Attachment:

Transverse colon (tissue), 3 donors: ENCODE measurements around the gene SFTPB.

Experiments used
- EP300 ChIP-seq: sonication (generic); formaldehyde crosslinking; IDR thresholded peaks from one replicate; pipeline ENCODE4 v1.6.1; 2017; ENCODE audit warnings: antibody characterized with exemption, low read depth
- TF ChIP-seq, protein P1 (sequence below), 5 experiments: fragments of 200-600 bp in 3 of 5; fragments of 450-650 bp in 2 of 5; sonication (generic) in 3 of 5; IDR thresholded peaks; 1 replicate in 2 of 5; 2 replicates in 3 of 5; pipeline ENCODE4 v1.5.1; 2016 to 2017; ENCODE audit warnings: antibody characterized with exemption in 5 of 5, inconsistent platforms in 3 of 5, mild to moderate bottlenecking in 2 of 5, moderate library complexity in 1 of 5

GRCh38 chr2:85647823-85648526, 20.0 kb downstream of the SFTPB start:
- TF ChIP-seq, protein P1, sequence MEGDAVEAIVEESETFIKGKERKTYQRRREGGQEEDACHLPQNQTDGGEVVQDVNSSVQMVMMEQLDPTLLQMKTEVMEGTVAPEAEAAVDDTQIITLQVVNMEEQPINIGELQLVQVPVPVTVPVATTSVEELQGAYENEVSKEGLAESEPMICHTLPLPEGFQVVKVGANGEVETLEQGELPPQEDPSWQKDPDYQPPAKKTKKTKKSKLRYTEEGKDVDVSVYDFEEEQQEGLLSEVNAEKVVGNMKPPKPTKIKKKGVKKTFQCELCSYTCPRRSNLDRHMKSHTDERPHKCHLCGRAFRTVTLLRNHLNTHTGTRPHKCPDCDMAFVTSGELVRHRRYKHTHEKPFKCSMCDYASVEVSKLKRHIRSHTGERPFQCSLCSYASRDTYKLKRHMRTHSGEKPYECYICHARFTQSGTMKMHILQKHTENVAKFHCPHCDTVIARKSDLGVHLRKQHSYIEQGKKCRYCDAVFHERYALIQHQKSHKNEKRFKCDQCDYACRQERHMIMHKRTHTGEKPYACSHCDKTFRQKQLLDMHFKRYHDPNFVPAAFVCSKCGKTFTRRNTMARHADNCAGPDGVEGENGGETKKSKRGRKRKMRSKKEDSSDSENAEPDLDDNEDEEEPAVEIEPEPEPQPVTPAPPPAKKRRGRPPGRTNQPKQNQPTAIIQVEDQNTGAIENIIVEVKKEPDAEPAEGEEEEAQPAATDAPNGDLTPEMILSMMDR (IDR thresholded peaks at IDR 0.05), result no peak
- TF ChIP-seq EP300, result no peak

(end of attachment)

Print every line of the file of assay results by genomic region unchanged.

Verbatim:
Transverse colon (tissue), 3 donors: ENCODE measurements around the gene SFTPB.

Experiments used
- EP300 ChIP-seq: sonication (generic); formaldehyde crosslinking; IDR thresholded peaks from one replicate; pipeline ENCODE4 v1.6.1; 2017; ENCODE audit warnings: antibody characterized with exemption, low read depth
- TF ChIP-seq, protein P1 (sequence below), 5 experiments: fragments of 200-600 bp in 3 of 5; fragments of 450-650 bp in 2 of 5; sonication (generic) in 3 of 5; IDR thresholded peaks; 1 replicate in 2 of 5; 2 replicates in 3 of 5; pipeline ENCODE4 v1.5.1; 2016 to 2017; ENCODE audit warnings: antibody characterized with exemption in 5 of 5, inconsistent platforms in 3 of 5, mild to moderate bottlenecking in 2 of 5, moderate library complexity in 1 of 5

GRCh38 chr2:85647823-85648526, 20.0 kb downstream of the SFTPB start:
- TF ChIP-seq, protein P1, sequence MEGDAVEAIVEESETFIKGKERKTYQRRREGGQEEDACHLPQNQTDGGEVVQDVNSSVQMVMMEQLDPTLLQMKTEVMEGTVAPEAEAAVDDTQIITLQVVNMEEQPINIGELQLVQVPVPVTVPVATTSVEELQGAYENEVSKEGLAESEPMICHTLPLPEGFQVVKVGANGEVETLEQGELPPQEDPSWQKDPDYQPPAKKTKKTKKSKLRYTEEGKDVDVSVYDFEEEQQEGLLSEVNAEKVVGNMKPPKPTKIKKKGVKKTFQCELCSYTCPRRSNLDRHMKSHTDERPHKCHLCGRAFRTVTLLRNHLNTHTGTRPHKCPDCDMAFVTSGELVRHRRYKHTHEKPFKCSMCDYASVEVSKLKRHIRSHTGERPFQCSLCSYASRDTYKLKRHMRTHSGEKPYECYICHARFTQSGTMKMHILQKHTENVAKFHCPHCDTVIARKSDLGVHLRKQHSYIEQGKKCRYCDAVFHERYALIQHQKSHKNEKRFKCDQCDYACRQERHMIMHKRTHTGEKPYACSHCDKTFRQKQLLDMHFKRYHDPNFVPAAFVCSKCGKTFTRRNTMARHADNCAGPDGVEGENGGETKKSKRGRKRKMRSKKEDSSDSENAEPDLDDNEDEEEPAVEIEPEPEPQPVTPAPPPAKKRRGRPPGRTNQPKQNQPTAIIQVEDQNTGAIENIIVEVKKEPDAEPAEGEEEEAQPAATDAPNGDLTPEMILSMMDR (IDR thresholded peaks at IDR 0.05), result no peak
- TF ChIP-seq EP300, result no peak